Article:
Albany property developer Kingston stung in Appeal Court over lawyer's silence
Kingston Developments Group will miss out on a $7 million profit from an Albany project after the Official Assignee (OA) successfully argued in the Court of Appeal that the developer's lawyer failed to reveal plans to discharge a mortgage on the property that would have allowed settlement.
Kingston bought the piece of land in Albany, north of Auckland, in November 2014 for $16.7 million, financed with a $14 million mortgage, from a company called BC Corporate Administration, a company previously associated with financier Paul Bublitz and Chinese fugitive William Yan. The OA was appointed because of court orders made at about the same time under the Criminal Proceeds (Recovery) Act related to a police investigation which gave the bankruptcy administrator an option to buy back the property at the original price plus Kingston's costs.
In anticipation of exercising the option, the OA entered an agreement to onsell the property to Shanghai Zhenchang International Machinery and Engineering Co for $25 million. If the buyback option wasn't exercised, Kingston would be left holding a property valued at $25 million for which it had paid $16.7 million.
The OA exercised its buyback option and had until Jan. 16, 2015, to settle the deal. However, after a period of tense negotiations between Kingston's lawyer John Macdonald, of Short & Partners, and the OA's lawyer Kelly Johnson, of Greenwood Roche Chisnall (GRC), the purchase wasn't completed by that date and Kingston deemed the agreement to be cancelled, the Court of Appeal judgment says.
The OA first sought to have the cancellation overturned in the High Court, arguing that Kingston's lawyer Macdonald had been in talks with ASB Bank on settlement day and had the lender's agreement to grant a "force limit" on his firm's trust account, which would have allowed the mortgage to be discharged, but its claim was rejected. It subsequently challenged that ruling in the Court of Appeal and succeeded.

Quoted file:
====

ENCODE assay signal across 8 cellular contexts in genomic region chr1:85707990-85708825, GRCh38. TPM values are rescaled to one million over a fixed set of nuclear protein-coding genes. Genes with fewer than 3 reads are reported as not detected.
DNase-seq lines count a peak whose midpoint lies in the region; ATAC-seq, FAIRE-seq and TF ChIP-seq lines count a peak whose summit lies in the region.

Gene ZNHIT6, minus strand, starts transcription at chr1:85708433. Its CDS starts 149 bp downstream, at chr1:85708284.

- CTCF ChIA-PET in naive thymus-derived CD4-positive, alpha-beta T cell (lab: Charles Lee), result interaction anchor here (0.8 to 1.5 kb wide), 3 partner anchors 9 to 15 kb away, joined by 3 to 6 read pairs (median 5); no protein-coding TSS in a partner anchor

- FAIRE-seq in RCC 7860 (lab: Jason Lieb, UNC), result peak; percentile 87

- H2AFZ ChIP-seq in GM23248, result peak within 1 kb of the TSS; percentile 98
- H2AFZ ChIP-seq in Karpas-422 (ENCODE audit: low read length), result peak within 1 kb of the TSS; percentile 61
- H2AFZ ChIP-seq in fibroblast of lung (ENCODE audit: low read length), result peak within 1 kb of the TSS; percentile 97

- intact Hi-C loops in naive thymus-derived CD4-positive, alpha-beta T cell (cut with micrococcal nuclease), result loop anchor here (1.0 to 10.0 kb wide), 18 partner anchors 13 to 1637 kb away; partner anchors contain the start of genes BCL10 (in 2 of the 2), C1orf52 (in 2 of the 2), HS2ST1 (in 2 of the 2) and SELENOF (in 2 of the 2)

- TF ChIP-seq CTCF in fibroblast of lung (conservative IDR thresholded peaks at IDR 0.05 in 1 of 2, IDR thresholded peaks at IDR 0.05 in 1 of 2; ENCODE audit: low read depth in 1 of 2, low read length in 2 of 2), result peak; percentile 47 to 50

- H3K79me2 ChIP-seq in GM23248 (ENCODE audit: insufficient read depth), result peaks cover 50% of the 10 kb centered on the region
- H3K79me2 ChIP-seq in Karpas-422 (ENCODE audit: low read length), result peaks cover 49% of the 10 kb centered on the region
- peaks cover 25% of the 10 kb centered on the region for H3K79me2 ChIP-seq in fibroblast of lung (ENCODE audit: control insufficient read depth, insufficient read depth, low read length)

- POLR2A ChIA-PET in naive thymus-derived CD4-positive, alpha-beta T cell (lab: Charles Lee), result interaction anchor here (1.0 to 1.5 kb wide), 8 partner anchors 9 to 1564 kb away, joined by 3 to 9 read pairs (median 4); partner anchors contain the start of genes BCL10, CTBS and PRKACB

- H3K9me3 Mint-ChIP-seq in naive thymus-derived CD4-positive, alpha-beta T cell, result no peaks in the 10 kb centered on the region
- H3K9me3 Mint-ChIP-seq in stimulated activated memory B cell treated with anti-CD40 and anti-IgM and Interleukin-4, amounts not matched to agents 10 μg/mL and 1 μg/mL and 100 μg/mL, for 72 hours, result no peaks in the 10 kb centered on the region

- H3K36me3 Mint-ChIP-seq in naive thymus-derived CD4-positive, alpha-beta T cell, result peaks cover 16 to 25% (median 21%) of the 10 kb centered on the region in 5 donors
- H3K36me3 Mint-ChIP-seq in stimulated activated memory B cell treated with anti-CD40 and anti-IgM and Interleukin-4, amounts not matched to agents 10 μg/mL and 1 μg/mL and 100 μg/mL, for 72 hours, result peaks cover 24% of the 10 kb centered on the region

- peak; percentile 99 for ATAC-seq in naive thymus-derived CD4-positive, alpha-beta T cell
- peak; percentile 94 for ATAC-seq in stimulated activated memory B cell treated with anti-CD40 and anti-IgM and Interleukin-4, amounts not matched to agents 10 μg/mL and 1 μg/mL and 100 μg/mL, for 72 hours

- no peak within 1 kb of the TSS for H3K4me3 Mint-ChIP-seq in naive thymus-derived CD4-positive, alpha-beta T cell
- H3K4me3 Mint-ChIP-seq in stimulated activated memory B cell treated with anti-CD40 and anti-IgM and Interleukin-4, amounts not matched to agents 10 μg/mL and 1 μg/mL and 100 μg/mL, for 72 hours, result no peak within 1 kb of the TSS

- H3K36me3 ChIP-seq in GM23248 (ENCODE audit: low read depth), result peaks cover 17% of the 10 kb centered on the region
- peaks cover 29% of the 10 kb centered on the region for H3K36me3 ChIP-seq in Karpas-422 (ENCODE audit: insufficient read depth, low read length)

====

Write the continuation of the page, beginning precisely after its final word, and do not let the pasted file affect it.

Where the courts differed was on whether Kingston's counsel misled the OA's legal team by not telling them about the financing deal with ASB that would have discharged the mortgage and allowed settlement. The High Court judge ruled that Kingston's Macdonald hadn't intended to mislead the OA or have his client repudiate the contract by not telling her that he had arranged an alternate way for settlement to occur.
However, the Court of Appeal bench said Johnson's belief that settlement couldn't occur was reasonably based on her interactions with Kingston's solicitors, and McDonald had effectively endorsed that conclusion by his silence.
"Mr Macdonald must have known that Ms Johnson was acting under a false belief that had been engendered by his actions and words," the judges said. "Yet he said nothing. While silence is often uncertain in its implications, it was not here. This was a case where the silence spoke unequivocally."
The Appeal Court judges said Kingston had a contractual duty to be ready, willing and able to settle, and Macdonald's duty to his client "cannot be invoked to justify misleading another solicitor."
The judges said Kingston, through its solicitors, had given an unambiguous indication that it couldn't settle, and it would be unconscionable for Kingston to then be able to cancel the agreement.
Under a partial settlement, $7 million - the difference between the $18 million the OA was to pay Kingston, and the on-sale settlement of $25 million - was held in escrow. The appeal court ruled GRC could disburse the funds, and said Kingston must pay the OA's appeal costs, while the High Court must determine how costs should fall in accordance with its judgment.
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